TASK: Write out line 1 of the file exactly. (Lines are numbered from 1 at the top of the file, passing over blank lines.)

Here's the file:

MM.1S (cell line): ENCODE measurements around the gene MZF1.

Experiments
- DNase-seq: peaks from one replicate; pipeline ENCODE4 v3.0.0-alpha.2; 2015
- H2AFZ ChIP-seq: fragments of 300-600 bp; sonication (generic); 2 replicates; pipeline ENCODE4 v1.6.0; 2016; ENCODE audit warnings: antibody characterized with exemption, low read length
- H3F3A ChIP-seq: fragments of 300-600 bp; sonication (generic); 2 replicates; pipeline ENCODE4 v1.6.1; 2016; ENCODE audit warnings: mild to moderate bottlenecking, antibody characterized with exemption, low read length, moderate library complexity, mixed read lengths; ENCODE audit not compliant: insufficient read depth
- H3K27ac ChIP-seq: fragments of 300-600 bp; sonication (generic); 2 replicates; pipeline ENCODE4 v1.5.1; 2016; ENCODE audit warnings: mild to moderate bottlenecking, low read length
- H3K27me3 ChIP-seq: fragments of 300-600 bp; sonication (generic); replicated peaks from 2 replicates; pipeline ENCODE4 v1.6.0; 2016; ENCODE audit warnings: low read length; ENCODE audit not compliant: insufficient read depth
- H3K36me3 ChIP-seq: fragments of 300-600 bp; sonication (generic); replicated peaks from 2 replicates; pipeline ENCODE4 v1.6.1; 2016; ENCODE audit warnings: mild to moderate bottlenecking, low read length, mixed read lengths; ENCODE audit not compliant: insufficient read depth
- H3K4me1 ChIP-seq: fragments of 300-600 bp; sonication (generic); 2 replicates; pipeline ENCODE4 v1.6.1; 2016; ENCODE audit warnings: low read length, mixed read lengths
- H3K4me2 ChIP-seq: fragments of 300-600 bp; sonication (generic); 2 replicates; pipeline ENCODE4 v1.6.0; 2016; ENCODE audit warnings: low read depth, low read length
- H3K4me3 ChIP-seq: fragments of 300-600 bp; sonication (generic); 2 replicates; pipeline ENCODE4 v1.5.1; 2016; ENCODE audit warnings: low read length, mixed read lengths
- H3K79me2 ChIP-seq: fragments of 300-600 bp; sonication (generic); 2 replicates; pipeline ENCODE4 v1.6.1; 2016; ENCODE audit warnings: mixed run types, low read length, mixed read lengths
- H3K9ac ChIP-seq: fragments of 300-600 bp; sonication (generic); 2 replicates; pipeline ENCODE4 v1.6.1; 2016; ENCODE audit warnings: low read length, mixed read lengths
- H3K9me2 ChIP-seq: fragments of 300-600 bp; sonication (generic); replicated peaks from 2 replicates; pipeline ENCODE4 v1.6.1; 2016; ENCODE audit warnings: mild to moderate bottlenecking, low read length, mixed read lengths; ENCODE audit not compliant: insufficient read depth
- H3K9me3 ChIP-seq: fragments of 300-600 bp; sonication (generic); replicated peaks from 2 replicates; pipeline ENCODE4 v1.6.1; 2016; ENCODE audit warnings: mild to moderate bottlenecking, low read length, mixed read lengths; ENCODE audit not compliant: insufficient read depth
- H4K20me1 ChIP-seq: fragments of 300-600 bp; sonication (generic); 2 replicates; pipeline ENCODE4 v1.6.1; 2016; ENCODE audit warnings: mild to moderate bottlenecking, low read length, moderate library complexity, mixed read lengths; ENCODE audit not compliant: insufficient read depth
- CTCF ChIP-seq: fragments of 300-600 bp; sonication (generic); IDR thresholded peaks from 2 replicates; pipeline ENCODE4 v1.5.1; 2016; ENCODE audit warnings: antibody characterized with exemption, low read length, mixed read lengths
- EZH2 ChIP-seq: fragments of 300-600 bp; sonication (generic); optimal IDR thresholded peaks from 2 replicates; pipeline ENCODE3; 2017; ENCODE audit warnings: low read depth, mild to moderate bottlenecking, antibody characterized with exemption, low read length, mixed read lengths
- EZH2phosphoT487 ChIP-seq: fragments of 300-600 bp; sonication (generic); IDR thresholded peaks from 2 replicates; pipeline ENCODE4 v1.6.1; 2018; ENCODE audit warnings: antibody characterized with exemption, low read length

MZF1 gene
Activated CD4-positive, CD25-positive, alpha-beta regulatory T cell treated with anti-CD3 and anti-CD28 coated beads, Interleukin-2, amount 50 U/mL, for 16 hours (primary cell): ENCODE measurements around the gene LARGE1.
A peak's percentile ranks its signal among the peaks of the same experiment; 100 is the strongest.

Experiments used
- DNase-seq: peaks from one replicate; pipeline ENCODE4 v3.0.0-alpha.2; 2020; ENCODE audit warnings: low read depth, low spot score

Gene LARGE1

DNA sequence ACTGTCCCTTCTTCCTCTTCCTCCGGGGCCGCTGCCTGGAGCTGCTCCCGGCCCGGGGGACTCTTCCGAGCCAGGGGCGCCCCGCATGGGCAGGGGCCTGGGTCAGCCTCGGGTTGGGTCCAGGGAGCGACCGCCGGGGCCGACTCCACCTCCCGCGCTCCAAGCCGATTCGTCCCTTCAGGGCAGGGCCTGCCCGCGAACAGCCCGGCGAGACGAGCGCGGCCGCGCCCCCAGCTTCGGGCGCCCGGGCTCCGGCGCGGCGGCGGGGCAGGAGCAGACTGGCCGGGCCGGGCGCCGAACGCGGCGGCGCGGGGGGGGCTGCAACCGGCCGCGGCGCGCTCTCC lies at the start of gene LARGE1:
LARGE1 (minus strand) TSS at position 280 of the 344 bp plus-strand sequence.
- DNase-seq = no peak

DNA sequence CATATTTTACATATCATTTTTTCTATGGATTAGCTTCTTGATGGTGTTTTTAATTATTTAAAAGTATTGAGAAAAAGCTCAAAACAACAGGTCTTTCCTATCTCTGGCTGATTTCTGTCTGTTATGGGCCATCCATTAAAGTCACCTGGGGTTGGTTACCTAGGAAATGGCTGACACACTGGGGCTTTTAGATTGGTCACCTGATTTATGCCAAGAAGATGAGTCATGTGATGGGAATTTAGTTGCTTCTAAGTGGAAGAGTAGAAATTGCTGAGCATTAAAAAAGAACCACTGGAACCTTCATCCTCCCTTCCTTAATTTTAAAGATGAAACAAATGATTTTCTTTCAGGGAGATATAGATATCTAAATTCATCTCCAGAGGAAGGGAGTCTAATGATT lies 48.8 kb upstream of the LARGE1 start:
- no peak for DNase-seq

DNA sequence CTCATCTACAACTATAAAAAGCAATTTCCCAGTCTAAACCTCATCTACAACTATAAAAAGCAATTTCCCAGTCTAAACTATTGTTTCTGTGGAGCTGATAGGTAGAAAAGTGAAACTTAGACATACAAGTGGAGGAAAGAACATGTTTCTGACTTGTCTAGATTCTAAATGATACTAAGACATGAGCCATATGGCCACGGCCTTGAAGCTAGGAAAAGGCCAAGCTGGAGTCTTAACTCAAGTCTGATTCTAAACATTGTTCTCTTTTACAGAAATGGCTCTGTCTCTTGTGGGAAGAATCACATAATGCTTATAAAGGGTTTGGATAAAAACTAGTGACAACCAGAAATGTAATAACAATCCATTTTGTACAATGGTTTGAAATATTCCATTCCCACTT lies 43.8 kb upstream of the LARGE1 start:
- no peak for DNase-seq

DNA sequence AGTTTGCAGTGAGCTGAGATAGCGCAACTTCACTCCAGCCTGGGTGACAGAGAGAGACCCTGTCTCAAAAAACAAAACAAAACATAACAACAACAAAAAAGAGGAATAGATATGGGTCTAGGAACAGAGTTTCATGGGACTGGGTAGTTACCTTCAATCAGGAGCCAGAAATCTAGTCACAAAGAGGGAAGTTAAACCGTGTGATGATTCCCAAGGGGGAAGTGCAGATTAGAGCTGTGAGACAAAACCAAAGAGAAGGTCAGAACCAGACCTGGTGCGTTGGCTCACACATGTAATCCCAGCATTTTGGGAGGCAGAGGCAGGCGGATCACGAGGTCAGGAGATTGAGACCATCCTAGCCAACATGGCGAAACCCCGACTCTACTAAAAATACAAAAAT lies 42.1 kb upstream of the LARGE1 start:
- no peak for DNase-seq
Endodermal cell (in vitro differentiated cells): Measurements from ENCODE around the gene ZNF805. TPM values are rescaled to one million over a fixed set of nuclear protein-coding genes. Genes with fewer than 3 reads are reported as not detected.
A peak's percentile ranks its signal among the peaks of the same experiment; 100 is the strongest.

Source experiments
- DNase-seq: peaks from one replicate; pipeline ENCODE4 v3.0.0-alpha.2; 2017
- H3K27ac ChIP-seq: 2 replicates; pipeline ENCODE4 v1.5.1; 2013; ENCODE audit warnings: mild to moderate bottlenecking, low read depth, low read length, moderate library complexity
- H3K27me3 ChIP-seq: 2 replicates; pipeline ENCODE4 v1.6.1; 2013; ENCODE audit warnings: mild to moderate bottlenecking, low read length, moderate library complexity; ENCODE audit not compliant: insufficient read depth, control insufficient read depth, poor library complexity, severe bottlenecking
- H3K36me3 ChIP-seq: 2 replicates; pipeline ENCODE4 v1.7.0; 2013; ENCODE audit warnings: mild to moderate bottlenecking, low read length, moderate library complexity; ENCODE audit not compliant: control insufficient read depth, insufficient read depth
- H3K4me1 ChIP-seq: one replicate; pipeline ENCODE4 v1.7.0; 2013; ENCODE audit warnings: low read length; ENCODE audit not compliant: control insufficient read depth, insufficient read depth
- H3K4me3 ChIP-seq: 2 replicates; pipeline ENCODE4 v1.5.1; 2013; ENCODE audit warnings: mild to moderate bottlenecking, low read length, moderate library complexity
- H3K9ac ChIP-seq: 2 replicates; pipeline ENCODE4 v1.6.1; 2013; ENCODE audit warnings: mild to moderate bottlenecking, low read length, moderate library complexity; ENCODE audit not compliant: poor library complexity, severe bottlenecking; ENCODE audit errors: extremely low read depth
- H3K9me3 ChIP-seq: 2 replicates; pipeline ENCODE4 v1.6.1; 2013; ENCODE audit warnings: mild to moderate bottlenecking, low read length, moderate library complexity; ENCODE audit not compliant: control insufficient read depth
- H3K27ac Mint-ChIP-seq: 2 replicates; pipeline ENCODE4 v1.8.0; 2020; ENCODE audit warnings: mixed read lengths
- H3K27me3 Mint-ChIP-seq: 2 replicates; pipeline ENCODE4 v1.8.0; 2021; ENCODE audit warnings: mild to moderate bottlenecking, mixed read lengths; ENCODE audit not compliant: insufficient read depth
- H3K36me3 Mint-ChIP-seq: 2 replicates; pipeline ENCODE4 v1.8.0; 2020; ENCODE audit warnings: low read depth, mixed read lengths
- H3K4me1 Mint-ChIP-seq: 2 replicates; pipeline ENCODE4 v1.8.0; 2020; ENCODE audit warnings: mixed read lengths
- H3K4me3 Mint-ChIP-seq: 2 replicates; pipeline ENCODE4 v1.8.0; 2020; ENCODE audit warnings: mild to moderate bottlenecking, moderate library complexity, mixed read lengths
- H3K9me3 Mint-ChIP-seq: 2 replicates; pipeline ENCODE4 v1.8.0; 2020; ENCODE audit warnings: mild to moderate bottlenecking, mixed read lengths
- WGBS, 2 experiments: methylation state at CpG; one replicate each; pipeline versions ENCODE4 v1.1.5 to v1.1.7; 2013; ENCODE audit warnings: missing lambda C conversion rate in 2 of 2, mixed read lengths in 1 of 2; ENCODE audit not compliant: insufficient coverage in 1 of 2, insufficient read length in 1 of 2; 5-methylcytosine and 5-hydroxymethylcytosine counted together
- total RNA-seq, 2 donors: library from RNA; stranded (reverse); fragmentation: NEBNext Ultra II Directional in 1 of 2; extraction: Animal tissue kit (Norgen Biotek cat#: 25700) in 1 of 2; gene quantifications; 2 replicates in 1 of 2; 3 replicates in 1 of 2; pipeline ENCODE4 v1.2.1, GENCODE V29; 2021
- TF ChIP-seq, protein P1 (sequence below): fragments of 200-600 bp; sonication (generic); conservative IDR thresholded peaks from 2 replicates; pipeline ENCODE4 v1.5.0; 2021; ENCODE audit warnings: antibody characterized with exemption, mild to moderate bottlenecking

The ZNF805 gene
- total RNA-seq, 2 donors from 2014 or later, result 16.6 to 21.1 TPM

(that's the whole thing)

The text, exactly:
MM.1S (cell line): ENCODE measurements around the gene MZF1.